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Hi! New member here. I got this 2000 r1100rt earlier this season. It only has 19,000 miles on it. It is super clean. I have been riding it locally and it has performed well with no issues. Maybe idle a little rough at start up. I would like to take it somewhere to have them give it the lookover, change fluids, tune-up, etc. i called a dealership in C'bus and I think the service manager saw $$$ signs. I paid $3600 for the bike and am willing to put some money into it but he was going overboard with 'stuff it might need" because it hadn't been serviced by BMW for a few years.
My question: what's the minimum should be done to get it in tip top shape? Could any motorcycle tech do basic work on BMW?
TIA
 

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Buy the service manual and do the scheduled maintenance listed in the book. You may have to double check previous service intervals to make sure everything is as it should be.9
 

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She's purdy alright.

I picked up a 2005 R1200 GSA and while they are different models I suspect the general arrangement is similar. If I am correct in that leap of assumption, I agree with the buy the manual recommendation. From your post I take it you are not independently wealthy. That being the case, if you are blessed with any children at all you only have one first born, so dealership work is out of the question. Ask them what it cost to install a new clutch, or a new ABS. (both of which I suspect may very well be in your future). Then buy the manual and start to learn the bike. You'll find valve adjustments are easy as is most of the basic maintenance. The ABS and clutch replacement are not that difficult but are not quick. The dry clutch is destroyed by a drop of oil and the only thing between the clutch plate and oil is the shaft seal that will fail. To replace the clutch you will remove every bolt and screw and wire from the cylinder head back. ( No, I don't think that's an exaggeration.) When you replace the clutch my suggestion is to get the aftermarket German made Siebenrock oil resistant plate. When the ABS goes out it will cost an unreasonable amount of money for them to replace it (more than you paid for the bike) and the new parts will coast as much as you paid for the bike. However, even though the ABS is not indtended to be repaired you can repair it pretty easily and there are a ton youtube guides to get you through if your bike is of the correct vintage ( mine was not). As a fall back you can get a rebuilt module from Module Master for around $750.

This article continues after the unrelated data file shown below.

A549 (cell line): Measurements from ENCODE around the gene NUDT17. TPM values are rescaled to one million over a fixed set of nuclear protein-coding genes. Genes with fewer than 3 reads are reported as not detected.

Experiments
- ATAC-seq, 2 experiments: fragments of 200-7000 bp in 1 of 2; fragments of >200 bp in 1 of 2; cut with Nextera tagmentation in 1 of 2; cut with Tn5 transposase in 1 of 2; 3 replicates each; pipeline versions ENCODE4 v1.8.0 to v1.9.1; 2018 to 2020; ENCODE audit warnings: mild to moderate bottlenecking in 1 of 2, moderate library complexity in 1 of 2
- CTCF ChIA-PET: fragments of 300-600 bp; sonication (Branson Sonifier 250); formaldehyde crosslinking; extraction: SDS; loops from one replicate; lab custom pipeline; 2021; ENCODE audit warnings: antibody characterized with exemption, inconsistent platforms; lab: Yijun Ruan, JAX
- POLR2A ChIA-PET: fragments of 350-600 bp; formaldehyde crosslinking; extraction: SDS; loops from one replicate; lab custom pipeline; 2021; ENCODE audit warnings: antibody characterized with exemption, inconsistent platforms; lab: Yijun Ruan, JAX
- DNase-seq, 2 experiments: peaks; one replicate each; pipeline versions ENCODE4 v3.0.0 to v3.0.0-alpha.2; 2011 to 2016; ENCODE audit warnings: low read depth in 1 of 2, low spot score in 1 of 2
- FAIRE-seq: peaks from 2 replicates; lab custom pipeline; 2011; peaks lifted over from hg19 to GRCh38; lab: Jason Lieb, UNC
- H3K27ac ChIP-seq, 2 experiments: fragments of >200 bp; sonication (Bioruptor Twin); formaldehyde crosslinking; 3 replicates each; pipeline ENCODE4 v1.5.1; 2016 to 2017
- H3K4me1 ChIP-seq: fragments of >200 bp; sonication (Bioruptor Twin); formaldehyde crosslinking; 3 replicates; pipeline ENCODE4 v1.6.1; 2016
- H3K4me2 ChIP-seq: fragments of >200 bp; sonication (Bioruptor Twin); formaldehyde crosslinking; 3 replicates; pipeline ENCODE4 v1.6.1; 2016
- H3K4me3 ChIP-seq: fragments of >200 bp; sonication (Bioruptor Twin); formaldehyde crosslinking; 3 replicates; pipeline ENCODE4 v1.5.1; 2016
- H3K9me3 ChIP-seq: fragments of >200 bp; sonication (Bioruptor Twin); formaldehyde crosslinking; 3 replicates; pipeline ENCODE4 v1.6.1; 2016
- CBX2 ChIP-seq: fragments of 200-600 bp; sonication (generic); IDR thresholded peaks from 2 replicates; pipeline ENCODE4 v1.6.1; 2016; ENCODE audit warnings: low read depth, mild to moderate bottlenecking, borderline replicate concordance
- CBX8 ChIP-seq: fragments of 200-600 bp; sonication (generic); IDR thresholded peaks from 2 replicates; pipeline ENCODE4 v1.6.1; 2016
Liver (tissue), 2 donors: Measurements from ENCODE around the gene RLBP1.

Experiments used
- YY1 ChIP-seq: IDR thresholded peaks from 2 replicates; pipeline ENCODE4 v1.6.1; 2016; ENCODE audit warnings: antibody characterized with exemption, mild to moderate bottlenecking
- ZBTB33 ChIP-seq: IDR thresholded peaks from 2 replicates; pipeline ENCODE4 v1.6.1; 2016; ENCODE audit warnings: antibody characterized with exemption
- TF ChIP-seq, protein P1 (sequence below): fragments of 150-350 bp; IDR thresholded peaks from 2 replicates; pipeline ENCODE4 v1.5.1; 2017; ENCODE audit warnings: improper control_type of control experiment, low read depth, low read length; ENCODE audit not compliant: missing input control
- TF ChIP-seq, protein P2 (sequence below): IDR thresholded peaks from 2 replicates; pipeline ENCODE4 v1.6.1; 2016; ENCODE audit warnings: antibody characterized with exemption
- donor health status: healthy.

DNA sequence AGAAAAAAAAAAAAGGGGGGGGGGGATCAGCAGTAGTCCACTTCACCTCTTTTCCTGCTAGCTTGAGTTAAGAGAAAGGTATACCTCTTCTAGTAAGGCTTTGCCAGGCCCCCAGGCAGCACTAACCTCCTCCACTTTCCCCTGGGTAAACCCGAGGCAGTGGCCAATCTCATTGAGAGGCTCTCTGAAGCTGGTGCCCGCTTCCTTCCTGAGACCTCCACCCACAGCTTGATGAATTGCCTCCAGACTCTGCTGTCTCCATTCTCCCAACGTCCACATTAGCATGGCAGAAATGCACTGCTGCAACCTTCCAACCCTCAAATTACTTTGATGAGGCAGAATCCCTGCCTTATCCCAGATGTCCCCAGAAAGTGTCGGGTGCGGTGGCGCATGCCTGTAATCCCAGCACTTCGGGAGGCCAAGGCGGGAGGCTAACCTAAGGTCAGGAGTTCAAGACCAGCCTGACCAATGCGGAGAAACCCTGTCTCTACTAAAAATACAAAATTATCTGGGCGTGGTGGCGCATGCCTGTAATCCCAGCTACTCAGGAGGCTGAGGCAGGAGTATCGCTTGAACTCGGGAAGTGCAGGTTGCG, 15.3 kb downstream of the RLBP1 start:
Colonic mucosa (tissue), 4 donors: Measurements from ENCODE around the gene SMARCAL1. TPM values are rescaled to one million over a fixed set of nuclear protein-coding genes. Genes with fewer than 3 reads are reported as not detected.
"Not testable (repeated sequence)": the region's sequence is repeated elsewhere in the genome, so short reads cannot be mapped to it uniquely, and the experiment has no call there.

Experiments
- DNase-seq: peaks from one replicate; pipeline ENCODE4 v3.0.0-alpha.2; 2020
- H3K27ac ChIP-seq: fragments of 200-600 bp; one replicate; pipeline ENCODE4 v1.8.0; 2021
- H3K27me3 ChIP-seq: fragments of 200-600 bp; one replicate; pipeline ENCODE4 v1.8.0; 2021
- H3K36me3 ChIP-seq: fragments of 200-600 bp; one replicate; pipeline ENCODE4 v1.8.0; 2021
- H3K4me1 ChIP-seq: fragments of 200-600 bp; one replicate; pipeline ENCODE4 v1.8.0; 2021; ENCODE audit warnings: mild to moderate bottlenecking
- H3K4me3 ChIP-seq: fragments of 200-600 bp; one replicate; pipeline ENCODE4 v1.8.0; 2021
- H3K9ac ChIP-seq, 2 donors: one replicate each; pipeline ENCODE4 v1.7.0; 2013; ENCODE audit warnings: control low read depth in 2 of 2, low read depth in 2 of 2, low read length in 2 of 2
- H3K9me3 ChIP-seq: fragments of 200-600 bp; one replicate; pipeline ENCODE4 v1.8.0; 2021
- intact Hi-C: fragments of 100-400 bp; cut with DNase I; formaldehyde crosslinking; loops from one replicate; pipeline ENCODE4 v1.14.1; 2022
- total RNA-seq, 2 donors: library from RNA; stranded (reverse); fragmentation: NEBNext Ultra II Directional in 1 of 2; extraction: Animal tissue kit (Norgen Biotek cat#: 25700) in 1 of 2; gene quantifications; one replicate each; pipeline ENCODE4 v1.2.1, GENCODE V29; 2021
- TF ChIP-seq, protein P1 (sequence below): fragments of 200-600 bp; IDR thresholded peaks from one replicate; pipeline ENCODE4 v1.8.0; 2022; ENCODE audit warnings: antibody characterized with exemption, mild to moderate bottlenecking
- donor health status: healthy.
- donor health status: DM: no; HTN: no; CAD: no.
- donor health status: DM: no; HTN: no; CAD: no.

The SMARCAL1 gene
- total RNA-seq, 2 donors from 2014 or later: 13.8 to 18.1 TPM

Now that I've been a real buzz kill I will add this: I love my GS, it is just sweet. I am sure you will love the model you have. I know I want to ride it.
 

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Hi! New member here. I got this 2000 r1100rt earlier this season. It only has 19,000 miles on it. It is super clean. I have been riding it locally and it has performed well with no issues. Maybe idle a little rough at start up. I would like to take it somewhere to have them give it the lookover, change fluids, tune-up, etc. i called a dealership in C'bus and I think the service manager saw $$$ signs. I paid $3600 for the bike and am willing to put some money into it but he was going overboard with 'stuff it might need" because it hadn't been serviced by BMW for a few years.
My question: what's the minimum should be done to get it in tip top shape? Could any motorcycle tech do basic work on BMW?
TIA
The three most important things are change the brake fluid, change the brake fluid and change the brake fluid.
 

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Or sell it to me so I can take care of any service needs:grin:

Wow, she's a beauty:smile:

Change oil and filter and final drive lube but don't use synthetic in the rear end!

Run a large dose of Chevron Techron fuel injection/ carb cleaner through the tank. Seafoam and Lucas also work well.:smile:

Check the valve's clearances, which is an easy job:smile:

I have had 5 Beemer's, 4 'R' series and on K bike:smile_big:

Sam:nerd:
 
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